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Risk Management Through Design – Experiences from the United Kingdom Tunnelling Industry


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Author T Ireland


A formalised approach to risk management has been regulated in the United
Kingdom (UK) since the Construction (Design and Management) Regulations 1994
(CDM) came into force in 1995. These regulations have recently been revised in
2007. In response to a series of significant claims around the world the UK
insurance industry published a code of practice for risk management of tunnels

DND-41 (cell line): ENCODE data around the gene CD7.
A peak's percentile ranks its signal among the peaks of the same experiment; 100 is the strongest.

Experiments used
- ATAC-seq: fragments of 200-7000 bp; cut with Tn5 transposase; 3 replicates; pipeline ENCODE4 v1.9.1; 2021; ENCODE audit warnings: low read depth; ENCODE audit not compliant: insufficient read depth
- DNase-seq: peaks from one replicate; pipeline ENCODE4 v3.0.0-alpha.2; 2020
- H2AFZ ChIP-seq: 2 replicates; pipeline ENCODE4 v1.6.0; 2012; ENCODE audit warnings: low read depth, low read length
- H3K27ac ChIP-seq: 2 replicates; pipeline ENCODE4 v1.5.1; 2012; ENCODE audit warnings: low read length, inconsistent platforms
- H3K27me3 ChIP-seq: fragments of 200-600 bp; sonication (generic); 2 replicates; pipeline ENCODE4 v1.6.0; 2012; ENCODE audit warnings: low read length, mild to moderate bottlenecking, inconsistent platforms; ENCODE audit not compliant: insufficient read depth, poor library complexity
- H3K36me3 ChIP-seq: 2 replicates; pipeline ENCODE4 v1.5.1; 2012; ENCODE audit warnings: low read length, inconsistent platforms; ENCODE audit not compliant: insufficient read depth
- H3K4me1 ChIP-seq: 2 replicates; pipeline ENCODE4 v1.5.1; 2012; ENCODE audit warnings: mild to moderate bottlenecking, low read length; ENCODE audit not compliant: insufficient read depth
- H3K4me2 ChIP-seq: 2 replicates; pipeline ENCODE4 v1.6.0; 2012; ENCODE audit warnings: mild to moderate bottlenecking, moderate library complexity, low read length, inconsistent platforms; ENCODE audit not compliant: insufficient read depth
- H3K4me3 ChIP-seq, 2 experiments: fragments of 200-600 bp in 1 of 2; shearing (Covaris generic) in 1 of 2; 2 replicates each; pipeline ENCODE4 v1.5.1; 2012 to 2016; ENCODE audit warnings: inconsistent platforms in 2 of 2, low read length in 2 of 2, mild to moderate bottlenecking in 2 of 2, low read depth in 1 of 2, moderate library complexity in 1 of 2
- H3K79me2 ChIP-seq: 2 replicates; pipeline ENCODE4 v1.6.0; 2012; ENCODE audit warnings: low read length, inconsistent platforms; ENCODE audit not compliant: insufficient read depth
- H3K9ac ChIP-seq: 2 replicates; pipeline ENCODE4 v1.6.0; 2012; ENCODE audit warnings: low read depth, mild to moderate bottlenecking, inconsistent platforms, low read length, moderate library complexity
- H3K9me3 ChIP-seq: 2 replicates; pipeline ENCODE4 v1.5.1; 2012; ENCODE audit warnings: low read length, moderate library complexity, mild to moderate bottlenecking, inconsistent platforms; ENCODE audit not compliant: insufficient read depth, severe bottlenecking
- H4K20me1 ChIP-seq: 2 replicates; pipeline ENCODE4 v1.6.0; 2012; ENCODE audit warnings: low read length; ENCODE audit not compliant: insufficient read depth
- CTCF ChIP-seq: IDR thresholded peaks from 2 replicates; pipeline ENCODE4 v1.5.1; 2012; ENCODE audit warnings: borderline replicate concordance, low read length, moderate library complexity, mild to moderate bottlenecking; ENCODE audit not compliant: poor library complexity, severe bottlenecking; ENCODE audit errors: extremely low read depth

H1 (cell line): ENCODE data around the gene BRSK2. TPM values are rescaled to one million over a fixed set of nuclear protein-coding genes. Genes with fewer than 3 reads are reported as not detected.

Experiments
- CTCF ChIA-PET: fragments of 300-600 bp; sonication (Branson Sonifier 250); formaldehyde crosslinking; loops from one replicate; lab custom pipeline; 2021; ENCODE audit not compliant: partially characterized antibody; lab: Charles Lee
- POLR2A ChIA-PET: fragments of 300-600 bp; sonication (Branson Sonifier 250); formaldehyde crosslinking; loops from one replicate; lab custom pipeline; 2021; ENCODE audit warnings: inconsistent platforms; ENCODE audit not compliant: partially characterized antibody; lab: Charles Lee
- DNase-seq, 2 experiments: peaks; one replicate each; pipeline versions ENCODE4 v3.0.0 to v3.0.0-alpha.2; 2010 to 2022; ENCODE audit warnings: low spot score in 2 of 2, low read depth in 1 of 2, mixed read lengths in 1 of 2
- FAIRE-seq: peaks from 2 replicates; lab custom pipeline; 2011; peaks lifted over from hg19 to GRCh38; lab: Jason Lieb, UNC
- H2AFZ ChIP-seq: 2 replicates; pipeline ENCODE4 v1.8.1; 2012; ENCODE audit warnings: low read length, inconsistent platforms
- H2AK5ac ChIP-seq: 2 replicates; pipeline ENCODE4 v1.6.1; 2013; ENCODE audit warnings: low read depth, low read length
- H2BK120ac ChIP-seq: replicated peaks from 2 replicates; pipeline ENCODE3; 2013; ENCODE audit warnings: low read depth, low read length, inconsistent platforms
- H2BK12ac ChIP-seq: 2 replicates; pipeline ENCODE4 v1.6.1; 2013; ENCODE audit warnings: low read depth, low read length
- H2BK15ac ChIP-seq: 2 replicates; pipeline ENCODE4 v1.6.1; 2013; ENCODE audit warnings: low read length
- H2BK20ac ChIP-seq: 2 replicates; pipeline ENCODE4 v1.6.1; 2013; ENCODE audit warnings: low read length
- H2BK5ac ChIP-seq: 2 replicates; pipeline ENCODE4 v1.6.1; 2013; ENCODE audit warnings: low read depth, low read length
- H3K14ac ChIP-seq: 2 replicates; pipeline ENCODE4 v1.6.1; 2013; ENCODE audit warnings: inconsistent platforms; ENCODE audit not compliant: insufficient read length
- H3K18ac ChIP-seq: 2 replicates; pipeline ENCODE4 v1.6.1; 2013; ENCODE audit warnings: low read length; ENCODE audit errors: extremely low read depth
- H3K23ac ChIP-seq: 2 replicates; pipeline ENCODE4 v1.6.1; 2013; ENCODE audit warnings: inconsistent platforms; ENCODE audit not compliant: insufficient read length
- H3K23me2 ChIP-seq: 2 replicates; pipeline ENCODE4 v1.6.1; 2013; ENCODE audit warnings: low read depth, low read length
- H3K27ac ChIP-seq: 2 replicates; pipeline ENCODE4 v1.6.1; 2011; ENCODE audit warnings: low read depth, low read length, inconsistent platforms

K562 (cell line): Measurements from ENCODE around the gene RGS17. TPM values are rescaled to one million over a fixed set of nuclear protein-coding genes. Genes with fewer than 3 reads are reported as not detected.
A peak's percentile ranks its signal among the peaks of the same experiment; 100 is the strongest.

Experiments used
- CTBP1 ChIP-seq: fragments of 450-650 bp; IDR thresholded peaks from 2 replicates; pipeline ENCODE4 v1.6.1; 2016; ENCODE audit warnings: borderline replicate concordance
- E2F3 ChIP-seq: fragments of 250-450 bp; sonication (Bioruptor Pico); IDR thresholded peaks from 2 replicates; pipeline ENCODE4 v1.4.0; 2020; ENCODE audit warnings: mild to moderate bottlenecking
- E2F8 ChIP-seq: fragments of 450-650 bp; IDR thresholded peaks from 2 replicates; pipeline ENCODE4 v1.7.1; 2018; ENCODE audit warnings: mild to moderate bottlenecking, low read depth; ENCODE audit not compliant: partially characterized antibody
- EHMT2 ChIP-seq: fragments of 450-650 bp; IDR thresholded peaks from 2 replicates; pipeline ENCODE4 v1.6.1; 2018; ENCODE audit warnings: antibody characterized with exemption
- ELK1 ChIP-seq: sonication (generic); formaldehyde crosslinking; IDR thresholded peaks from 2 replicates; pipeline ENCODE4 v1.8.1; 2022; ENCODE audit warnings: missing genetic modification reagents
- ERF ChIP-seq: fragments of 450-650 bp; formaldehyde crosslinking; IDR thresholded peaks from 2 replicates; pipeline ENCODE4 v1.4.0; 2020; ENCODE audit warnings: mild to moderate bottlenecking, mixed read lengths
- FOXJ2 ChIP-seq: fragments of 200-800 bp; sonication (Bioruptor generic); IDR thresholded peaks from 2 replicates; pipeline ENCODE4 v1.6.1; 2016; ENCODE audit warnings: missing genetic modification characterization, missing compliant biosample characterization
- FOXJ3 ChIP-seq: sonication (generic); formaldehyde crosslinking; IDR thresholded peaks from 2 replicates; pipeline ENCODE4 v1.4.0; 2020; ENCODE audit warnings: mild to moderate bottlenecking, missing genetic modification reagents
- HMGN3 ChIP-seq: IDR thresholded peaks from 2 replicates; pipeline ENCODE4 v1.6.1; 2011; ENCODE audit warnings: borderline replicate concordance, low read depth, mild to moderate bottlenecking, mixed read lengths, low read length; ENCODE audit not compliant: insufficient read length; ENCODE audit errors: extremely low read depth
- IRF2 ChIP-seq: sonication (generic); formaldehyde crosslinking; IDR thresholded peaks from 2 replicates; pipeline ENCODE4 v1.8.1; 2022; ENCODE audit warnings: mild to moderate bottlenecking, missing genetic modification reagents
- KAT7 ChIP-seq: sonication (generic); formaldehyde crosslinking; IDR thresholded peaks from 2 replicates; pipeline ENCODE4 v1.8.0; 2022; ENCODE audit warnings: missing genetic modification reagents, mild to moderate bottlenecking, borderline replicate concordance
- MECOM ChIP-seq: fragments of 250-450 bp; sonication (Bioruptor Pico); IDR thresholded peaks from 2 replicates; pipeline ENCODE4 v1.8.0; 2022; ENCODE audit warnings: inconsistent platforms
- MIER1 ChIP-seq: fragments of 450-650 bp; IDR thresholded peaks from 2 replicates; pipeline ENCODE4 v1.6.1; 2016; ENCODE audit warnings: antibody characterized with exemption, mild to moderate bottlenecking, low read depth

in 2003, and that was followed by an international version in 2006.

Probably one of the main contributions of this new approach is the
recognition that health and safety risks can best be addressed early in the
process, initially by the owner and then by the designers. One of the aims is to
achieve elimination of risks by good design. The advantage of a risk-based
approach to tunnel design is that all risks are considered explicitly, and any
residual risks in the design are communicated clearly to the construction

This paper looks at the implementation of this formalised approach to risk
management with reference to the A3 Hindhead Project. The design has been
undertaken in accordance with the requirements of the CDM regulations, and also
in compliance with the Joint Code of Practice for Risk Management of Tunnel
Works in the UK. An outline of the risk-based design process used is provided,
including examples.